Cultural Marxism has introduced the notion of “dialogue” to the public discourse. The healthy Catholic mind knows that truth and falsehood are, like oil and water, incapable of forming a permanent mixture. But the Marxist mind views the combination of thesis and antithesis as the synthesis of new truth—permanent until a new antithesis comes along. The Modernist mind, in highly similar fashion, envisions the “religious sentiments” of each acting person meeting to form a consensus that will be the group's “dogma” until new sentiments emerge, or new acting persons enter the conversation, a concept condemned by Pope Saint Pius X in his encyclical Pascendi Dominici gregis.
Dialogue of good with evil, or dialogue of truth with falsehood, is neither possible nor desirable. We have God's divine word for it that certain things are simply evil. Trying to dialogue about them is on par with dialogue about the truth of the Immaculate Conception or the Real Presence.
In the Law of Moses, there are a number of capital crimes, including adultery, sodomy, bestiality, murder, sorcery, blasphemy, kidnapping, and worshiping false gods. It is a sign of the mercy of Christ and Christian civilization that the death penalty is not inflicted for most of these in our society—we have the example of our Lord not condemning the woman caught in adultery. But even though one may escape the death penalty, the crimes are no less evil today than when God dictated them to Moses. And, remember our Lord's words to the woman just mentioned: “Go, and now sin no more.” Capital crimes or not, all of them are damaging to the family and to society.
Evil people tend to be violent people, but dialogue with even the most civil proponent of evil can lead to only one of three ends: (1) The corruption of the good; (2) a disingenuous claim to respect the others' opinion while trying to talk him into submission; or (3) agreement to adjourn for drinks, dinner, and a night of seeing the host city. The third end is only for people with big expense accounts and strong livers. The first is, hopefully, unlikely. The second is the most likely, but there is really no point in making believe that both sides are listening to each other and considering each others opinions.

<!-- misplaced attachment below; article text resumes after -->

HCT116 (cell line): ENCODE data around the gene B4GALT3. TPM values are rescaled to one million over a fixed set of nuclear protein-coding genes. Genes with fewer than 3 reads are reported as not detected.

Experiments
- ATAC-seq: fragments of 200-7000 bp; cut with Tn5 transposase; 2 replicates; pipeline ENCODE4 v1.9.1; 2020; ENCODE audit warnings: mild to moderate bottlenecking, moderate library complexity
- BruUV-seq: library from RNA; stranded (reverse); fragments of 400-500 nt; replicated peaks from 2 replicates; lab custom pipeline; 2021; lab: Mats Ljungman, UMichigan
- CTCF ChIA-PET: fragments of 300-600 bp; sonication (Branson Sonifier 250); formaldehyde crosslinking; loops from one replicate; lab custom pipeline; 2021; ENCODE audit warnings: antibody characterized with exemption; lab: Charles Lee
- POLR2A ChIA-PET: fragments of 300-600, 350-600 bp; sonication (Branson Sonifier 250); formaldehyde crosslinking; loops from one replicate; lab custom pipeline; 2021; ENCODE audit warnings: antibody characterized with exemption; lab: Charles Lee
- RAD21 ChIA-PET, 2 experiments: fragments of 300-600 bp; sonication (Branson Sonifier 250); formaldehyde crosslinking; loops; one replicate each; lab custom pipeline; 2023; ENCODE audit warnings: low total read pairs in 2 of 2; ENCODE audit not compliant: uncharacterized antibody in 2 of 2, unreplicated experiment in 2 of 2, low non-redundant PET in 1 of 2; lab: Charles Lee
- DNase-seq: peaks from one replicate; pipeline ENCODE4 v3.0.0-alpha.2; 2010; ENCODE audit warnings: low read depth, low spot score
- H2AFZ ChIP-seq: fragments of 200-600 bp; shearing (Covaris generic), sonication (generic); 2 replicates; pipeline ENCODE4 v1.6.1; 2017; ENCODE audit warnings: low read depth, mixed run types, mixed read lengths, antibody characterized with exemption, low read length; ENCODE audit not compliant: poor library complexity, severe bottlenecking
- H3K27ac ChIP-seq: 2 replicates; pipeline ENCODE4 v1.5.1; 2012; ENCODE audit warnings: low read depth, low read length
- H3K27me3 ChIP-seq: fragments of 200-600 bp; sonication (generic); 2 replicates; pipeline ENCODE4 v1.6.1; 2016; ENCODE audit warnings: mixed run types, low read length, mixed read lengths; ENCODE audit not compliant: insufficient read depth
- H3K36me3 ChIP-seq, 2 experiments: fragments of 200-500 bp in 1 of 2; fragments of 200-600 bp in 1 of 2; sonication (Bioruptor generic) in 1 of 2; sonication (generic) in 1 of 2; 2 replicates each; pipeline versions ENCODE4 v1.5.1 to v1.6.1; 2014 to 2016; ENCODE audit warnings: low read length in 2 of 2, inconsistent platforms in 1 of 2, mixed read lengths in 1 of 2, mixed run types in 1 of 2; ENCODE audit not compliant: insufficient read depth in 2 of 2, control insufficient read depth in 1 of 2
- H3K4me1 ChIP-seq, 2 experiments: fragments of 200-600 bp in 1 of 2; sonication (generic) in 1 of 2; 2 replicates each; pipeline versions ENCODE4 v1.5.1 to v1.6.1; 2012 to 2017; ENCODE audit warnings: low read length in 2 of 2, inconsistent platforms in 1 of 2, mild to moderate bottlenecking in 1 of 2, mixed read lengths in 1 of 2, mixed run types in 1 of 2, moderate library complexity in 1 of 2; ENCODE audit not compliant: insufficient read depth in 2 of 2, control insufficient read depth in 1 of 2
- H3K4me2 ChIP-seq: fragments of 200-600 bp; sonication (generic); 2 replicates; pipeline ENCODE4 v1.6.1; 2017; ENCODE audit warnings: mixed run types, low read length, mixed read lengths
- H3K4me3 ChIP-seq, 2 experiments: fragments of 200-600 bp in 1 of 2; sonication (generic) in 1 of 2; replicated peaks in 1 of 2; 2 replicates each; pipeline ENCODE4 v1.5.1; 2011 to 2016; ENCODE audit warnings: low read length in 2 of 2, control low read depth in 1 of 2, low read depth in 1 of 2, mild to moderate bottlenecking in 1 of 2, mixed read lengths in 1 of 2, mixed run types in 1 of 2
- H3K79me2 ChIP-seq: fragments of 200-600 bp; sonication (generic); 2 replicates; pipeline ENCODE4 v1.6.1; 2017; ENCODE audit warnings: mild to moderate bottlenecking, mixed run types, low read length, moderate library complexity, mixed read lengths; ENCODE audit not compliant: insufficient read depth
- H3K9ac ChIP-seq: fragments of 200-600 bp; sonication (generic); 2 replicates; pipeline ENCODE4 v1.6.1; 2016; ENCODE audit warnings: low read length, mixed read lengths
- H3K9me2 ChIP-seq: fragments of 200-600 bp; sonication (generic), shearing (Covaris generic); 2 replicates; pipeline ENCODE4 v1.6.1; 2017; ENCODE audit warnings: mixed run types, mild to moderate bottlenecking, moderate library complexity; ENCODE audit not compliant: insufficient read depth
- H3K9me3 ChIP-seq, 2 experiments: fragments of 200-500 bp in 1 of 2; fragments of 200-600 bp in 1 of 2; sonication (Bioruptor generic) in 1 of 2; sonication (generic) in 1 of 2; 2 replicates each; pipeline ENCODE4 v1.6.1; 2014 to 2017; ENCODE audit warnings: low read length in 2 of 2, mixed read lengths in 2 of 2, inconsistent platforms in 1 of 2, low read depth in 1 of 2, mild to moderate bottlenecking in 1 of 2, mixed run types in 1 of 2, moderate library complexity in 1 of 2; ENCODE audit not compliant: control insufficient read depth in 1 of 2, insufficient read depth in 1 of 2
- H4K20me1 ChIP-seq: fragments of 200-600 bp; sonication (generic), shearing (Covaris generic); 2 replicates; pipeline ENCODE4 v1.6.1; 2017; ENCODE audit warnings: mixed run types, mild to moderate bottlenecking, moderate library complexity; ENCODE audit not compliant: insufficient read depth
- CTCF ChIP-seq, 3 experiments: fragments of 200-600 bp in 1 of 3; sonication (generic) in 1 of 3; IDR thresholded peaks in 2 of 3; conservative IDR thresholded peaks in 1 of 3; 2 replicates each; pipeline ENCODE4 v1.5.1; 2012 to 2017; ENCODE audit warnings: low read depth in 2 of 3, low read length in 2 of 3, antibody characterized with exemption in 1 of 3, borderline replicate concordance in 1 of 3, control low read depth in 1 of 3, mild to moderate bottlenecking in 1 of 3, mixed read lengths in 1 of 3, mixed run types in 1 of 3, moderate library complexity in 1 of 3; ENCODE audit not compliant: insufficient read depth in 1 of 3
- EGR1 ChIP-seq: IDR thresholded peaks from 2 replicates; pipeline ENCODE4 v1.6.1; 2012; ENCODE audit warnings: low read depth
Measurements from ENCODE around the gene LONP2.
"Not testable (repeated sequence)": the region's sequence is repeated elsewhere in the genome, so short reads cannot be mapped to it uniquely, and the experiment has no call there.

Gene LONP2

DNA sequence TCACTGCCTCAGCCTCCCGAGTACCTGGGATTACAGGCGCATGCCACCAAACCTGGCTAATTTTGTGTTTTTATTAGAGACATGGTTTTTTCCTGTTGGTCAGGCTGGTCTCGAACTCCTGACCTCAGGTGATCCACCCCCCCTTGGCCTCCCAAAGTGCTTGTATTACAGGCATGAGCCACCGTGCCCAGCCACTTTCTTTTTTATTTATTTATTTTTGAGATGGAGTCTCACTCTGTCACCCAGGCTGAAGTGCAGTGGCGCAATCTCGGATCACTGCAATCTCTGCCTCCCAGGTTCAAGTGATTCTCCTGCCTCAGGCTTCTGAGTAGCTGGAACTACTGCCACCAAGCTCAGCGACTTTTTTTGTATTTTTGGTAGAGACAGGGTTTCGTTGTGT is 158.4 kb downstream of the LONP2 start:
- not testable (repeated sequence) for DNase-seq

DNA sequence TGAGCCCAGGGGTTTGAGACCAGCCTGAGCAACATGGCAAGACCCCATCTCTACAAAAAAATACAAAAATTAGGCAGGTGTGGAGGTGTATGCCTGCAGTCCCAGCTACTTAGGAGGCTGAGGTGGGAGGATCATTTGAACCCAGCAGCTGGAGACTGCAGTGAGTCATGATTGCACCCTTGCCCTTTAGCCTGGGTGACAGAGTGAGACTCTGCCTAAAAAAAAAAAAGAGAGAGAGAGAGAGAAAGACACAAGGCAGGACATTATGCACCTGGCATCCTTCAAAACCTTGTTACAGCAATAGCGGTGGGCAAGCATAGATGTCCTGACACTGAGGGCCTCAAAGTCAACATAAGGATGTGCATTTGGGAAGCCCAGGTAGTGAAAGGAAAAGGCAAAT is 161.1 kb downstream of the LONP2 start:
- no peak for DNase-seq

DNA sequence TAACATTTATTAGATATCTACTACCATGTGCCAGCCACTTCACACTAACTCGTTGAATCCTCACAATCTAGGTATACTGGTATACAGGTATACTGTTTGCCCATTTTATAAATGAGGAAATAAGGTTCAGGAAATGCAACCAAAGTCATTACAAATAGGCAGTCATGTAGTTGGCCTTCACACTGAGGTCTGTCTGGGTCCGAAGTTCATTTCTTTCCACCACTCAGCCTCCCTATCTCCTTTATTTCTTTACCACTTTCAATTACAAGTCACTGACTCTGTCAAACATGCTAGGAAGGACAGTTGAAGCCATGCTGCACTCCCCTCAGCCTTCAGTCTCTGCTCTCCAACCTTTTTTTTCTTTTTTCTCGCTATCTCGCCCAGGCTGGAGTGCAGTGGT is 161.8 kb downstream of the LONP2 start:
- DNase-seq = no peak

Maybe the proponent of evil will be turned toward the good? Not at all likely! Evil is far more visceral than rational. People do evil because it makes them feel good and fulfills deep emotional needs—not because it wins them the senior class prize in logic. Too many people do not think with their brains, but with their hearts, or their stomachs.
Catholics and others of good will have no choice but to oppose evil and support what is good. God commands it, and society cannot function without it. One cannot “dialogue” about what God has pronounced evil anymore than one can “dialogue” about God's revealed truth.
 Patrick J. Buchanan, The Death of the West (New York: St. Martin's Press, 2002) p. 77 Emphasis supplied.
 “Cultural Revolution: The Frankfurt School,” The Angelus, July 2006, pp.14-16, 25-32. http://www.angelusonline.org/index.php?section=articles&subsection=print_article&article_id=2514 Also see http://www.rosarychurch.net/answers/qa022007.html Also James Jaeger, Cultural Marxism-The Corruption of America (Devon, PA: Cornerstone Matrixx), DVD, 98 minutes.